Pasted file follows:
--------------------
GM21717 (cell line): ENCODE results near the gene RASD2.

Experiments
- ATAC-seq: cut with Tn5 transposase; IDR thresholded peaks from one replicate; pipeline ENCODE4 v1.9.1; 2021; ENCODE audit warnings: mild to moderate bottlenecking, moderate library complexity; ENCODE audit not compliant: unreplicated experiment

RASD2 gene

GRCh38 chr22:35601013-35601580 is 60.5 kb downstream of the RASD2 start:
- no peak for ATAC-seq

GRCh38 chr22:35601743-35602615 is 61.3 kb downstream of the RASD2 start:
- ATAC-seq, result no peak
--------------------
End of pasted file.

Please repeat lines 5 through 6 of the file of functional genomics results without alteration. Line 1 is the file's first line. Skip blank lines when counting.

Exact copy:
GRCh38 chr22:35601013-35601580 is 60.5 kb downstream of the RASD2 start:
- no peak for ATAC-seq